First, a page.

Contact me for any further information — mobile 0438 900 393 John Gitsham


CONSERVATION SUB-COMMITTEE. The focus of the Sub-committee in the first quarter of the year has been the question of duck and quail hunting. Hunting of duck and quail continues to be legal in South Australia, Victoria and Tasmania although banned in other States. Towards the end of each year there is a meeting of the ‘Duck and Quail Open Season Stakeholder’ Panel. This Panel is charged with developing recommendations to the Environment Minister in regard to the hunting season for the coming year. These cover: • whether there should be an open season, an open season with various levels of restrictions (bag size etc), or a closed season, • if there is a season, when it should open and when it should close, • whether there should be additional restrictions placed on specific species of designated game birds. Three Birds SA members: John Gitsham, Brian Blaylock and John Spiers, attended this meeting. Based on the information presented we expressed our belief that there should be no duck hunting in the 2016 season. However, the meeting wished to discuss whether there should be a restricted season. After considerable advocacy from the hunters, who significantly outnumbered us, the sense of the meeting was that there should be Restricted Level 3 season for ducks with a start date set to coincide with the start of the hunting season in Victoria. A restricted hunting season was subsequently gazetted with the hunting season th opening on the 19 March, 2016. We expressed our disagreement with this decision to DEWNR and subsequently met them on 15 Feb 2016. A number of misunderstandings were cleared up but it became even clearer that the decisionmaking process regarding the hunting season is seriously flawed. We subsequently wrote to the Hon I K Hunter MP, Minister for Sustainability, Environment and Conservation and informed him of our disagreement with his decision. The following is a quote from the final paragraph: “It beggars belief that, knowing these facts, a hunting season has been declared. Part of the reason is that duck species are regarded as highly resilient, and they are. They are capable of flying hundreds of kilometres in a short space of time to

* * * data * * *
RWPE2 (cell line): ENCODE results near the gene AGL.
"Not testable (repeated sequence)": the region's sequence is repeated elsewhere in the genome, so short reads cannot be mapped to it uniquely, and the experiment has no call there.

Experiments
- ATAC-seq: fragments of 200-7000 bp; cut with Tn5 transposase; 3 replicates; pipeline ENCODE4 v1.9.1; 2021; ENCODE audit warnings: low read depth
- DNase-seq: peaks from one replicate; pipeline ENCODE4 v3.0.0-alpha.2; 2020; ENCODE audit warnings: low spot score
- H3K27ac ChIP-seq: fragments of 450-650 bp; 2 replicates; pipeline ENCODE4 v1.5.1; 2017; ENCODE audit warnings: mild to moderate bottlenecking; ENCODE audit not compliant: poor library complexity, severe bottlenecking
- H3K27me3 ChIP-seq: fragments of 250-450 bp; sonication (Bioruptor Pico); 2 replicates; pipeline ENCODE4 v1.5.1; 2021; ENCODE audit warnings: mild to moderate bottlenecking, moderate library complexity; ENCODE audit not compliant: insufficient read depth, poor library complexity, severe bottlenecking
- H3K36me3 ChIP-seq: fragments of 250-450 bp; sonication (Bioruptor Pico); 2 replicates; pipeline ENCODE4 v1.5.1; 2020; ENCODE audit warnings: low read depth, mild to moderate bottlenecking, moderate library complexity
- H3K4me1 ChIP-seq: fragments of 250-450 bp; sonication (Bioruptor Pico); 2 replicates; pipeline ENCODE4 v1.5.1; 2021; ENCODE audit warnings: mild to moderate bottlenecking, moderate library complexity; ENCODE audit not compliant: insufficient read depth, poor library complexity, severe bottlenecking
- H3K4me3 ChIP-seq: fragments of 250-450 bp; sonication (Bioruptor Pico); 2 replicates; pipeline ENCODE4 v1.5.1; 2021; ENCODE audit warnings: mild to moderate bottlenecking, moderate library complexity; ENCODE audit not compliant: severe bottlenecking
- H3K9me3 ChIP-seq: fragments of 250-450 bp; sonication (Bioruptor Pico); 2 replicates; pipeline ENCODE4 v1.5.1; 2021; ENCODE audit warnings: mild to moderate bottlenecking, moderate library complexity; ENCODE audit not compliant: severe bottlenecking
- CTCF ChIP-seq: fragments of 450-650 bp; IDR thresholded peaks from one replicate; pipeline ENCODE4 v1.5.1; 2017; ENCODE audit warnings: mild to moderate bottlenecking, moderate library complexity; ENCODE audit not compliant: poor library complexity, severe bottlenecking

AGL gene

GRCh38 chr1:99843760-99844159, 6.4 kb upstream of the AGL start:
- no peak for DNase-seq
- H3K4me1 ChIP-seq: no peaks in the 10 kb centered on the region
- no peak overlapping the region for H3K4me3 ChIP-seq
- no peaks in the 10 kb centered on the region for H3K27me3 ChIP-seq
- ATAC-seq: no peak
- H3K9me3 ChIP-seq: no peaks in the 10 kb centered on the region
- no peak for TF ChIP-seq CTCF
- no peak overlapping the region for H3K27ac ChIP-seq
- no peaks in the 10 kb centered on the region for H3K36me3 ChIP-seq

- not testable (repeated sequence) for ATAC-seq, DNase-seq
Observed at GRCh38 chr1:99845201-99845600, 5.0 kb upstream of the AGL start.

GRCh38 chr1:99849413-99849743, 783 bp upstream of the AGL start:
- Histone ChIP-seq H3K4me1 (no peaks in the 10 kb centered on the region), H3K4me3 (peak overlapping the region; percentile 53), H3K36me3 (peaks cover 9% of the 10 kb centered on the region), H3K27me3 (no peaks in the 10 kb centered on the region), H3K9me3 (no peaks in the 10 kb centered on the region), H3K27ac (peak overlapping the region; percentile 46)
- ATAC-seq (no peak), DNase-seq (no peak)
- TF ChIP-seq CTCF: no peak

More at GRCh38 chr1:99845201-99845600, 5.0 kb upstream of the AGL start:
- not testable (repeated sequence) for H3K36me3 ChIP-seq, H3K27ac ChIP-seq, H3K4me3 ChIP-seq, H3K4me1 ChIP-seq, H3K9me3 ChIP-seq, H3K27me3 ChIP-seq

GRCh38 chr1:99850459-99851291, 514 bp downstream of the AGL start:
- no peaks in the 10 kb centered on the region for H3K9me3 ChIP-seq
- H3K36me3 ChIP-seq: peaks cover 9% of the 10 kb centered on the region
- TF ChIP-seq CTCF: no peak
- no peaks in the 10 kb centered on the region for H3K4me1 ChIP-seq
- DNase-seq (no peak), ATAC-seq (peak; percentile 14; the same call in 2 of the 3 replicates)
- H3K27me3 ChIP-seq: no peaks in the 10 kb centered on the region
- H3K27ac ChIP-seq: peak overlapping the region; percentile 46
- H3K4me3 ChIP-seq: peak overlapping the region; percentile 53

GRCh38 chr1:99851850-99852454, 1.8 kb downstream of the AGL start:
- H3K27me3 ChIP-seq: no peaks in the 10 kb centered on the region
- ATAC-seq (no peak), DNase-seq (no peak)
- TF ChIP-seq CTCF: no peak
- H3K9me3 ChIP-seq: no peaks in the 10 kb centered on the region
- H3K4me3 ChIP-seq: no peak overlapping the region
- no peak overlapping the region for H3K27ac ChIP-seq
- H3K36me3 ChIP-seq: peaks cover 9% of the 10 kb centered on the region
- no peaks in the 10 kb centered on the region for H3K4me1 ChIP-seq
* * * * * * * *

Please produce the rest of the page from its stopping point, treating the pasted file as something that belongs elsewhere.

The Birder, May 2016